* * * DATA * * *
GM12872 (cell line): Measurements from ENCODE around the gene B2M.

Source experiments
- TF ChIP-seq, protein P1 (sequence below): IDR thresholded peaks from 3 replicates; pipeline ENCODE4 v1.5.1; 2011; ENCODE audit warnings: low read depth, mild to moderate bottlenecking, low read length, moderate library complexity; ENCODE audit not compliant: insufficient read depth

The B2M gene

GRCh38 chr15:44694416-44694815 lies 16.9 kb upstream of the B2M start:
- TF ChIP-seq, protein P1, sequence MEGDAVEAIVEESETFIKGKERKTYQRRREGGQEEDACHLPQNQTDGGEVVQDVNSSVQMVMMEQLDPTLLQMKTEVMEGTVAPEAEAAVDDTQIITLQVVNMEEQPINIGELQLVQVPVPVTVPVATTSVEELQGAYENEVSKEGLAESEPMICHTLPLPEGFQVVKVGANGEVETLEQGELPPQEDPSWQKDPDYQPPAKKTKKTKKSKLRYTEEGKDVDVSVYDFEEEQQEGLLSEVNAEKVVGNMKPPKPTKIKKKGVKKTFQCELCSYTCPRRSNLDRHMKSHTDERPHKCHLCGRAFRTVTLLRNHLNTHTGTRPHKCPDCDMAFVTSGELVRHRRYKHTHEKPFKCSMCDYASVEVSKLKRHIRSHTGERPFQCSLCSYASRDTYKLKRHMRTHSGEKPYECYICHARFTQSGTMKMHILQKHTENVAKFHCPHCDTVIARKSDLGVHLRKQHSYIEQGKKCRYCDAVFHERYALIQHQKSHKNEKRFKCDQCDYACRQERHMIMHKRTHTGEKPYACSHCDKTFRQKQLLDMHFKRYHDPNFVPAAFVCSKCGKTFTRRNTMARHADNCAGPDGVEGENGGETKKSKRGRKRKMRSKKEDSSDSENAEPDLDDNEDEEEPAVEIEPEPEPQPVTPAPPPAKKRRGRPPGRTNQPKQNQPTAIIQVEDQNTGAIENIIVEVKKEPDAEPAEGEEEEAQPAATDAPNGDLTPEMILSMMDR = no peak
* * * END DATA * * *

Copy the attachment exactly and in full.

GM12872 (cell line): Measurements from ENCODE around the gene B2M.

Source experiments
- TF ChIP-seq, protein P1 (sequence below): IDR thresholded peaks from 3 replicates; pipeline ENCODE4 v1.5.1; 2011; ENCODE audit warnings: low read depth, mild to moderate bottlenecking, low read length, moderate library complexity; ENCODE audit not compliant: insufficient read depth

The B2M gene

GRCh38 chr15:44694416-44694815 lies 16.9 kb upstream of the B2M start:
- TF ChIP-seq, protein P1, sequence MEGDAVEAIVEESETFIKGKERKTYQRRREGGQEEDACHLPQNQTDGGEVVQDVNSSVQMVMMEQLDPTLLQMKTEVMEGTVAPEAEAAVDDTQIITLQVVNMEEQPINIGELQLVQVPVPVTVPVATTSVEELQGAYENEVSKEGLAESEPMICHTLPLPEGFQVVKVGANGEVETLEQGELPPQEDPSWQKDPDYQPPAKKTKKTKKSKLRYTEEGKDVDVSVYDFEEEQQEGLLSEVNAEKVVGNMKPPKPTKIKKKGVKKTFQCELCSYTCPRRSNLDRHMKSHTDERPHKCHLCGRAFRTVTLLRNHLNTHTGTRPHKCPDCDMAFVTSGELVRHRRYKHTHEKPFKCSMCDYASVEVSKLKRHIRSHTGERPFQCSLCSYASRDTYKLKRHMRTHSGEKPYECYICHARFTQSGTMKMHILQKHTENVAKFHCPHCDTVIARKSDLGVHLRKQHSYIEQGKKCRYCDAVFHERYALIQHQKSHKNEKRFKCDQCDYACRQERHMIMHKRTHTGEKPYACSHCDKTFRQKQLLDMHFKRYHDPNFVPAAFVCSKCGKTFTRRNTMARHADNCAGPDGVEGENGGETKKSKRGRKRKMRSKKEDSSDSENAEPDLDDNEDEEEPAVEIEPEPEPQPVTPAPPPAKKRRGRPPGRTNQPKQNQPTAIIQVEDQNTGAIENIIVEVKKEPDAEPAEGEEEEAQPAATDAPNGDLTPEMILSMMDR = no peak